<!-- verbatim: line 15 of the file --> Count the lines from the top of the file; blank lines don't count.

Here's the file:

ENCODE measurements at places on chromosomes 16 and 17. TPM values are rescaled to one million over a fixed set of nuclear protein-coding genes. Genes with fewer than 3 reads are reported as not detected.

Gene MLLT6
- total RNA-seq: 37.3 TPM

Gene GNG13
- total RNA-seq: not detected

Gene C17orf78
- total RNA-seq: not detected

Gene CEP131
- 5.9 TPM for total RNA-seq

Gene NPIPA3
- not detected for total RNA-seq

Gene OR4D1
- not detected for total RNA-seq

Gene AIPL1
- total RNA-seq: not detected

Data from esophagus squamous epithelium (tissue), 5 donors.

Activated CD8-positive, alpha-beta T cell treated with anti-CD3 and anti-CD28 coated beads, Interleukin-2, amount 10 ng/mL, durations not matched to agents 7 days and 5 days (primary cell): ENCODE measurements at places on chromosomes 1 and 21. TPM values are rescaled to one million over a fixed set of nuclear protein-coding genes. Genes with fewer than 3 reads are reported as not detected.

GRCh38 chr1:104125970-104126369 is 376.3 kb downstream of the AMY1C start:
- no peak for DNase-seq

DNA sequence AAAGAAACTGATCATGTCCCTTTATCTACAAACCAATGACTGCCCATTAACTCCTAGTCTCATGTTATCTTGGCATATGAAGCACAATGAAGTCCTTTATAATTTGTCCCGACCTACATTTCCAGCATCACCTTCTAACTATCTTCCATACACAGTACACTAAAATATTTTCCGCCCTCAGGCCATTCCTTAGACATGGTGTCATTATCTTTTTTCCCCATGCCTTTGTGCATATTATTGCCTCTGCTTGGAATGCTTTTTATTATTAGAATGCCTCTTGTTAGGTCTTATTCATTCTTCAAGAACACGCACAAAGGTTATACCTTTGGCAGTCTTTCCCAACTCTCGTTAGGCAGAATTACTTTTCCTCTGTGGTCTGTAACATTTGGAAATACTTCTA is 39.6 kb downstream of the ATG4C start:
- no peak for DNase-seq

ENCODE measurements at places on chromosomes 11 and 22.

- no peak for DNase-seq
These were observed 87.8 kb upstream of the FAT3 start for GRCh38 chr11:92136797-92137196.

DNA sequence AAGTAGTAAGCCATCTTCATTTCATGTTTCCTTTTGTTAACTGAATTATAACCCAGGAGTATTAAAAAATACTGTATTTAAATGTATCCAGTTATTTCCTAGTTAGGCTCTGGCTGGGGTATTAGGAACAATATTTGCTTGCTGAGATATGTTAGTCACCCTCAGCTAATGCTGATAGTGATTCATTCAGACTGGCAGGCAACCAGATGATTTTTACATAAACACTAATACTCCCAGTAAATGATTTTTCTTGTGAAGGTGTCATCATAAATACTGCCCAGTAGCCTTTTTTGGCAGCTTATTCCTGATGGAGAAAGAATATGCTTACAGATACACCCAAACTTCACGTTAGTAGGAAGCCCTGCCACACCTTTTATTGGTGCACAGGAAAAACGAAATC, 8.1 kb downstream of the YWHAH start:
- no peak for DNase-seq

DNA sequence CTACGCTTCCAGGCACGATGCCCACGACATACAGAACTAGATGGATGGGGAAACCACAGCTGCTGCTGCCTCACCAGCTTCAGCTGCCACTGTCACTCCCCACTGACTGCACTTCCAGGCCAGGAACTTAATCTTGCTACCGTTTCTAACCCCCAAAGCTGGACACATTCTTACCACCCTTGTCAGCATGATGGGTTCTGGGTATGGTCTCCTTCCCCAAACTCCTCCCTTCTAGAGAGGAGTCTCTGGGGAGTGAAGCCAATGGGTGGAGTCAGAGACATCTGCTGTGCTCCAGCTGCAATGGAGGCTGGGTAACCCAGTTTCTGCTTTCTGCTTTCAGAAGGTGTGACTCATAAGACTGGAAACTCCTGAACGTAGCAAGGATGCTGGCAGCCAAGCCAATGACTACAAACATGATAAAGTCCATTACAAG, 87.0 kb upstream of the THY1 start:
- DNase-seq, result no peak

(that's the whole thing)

- total RNA-seq: not detected